My first trip to Utah was in 1999, and although there were already plenty of internet sites back then information on even popular hikes was pretty hard to find. As a result my brother and I got to do some of the classic hikes like the Zion Narrows and Angels Landing with only a vague idea of what to expect. That kind of experience is rarer now, when searches for even obscure trails in the US return hundreds of photos, but there’s plenty of wilderness elsewhere with less of an internet presence! Planning a trip to Bodo in arctic Norway last summer – primarily as a base to visit the Lofoten Islands – we noticed that Rago National Park was just a short drive from the town. Rago has one famous sight, the incredible Litlverivassfossen waterfall, and it looked like one could combine the two front-country trails to make a long day hike that looped past the falls. We couldn’t find any web pages that described the loop in detail, so we turned up at the trail head in late July with a map but only a rough idea of the length or difficulty of the hike. It turned out to be one of the best day hikes we’ve done.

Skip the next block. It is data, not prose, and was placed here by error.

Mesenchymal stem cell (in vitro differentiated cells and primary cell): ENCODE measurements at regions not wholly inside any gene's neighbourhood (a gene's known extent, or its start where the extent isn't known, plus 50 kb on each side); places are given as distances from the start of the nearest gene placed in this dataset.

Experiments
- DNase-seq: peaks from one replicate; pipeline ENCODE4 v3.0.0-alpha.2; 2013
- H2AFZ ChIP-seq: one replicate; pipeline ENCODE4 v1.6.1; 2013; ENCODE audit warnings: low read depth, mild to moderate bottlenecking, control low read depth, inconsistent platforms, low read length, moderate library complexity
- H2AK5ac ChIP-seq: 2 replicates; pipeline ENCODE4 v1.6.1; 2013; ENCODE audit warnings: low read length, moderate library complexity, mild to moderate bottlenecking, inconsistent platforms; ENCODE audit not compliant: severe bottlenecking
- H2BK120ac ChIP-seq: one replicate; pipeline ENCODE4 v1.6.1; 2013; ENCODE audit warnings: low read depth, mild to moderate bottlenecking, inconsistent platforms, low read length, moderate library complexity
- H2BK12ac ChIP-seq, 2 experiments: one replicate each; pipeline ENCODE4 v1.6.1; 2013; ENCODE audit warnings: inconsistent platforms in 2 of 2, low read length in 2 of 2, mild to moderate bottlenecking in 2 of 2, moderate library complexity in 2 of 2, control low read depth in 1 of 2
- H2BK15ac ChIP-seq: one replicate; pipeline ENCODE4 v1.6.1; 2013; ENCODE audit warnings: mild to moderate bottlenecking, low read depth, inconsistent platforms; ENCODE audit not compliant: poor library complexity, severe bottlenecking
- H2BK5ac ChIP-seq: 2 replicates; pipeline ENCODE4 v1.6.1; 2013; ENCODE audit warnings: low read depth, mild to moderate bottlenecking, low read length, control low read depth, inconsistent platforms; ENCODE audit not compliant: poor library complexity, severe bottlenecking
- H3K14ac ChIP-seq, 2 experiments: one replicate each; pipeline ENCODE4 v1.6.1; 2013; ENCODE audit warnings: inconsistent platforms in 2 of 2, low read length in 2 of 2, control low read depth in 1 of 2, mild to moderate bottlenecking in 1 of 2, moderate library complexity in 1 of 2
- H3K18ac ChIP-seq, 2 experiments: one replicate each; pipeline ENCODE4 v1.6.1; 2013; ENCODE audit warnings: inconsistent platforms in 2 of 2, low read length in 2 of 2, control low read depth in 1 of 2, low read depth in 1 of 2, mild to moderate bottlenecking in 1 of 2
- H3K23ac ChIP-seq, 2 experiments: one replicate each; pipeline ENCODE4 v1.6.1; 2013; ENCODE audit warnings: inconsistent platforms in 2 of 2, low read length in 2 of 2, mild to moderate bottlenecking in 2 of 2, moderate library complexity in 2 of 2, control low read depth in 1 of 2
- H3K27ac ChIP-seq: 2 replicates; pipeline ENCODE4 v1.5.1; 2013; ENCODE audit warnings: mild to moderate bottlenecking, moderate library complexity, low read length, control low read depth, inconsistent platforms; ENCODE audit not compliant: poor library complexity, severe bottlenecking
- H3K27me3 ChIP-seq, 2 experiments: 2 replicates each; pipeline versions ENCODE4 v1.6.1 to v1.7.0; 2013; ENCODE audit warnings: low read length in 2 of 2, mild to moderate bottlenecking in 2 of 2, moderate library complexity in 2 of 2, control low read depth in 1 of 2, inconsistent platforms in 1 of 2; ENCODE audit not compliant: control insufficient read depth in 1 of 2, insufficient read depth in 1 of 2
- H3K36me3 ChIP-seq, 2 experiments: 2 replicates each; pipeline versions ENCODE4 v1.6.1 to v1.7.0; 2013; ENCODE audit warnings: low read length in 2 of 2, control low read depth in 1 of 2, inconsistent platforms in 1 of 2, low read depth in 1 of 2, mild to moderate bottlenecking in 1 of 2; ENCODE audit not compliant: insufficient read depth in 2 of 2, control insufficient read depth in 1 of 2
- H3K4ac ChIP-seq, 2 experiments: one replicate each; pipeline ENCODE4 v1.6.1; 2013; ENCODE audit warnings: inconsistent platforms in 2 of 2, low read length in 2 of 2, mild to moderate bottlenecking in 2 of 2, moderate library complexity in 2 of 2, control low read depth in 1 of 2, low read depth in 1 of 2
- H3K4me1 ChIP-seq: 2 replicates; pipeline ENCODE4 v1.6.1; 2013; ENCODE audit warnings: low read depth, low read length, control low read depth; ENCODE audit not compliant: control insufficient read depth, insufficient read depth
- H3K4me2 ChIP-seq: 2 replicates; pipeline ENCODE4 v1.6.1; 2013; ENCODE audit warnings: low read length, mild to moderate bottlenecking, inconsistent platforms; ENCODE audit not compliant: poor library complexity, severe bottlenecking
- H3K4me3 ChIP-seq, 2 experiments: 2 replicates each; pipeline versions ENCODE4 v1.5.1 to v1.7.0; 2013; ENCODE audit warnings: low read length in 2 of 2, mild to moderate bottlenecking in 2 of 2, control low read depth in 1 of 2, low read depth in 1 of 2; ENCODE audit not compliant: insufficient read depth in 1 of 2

The hike starts at the end of the road at the Lakshola trail head, reached by following the E6 north from Fauske and then taking the turn toward Nordfjord which comes immediately after a short tunnel. The road is paved all the way and the trail head is notable for having the fanciest restroom, by far, that I’ve ever seen gracing a wilderness! The first two miles follow the Storskogdalen along a peaceful and surprisingly lush forest. On a pleasant summer Sunday we encountered a pair of locals on this stretch of trail, the only other hikers we met or saw all day. At a bend in the valley the trail crosses a creek (at a spot that’s not entirely obvious on the ground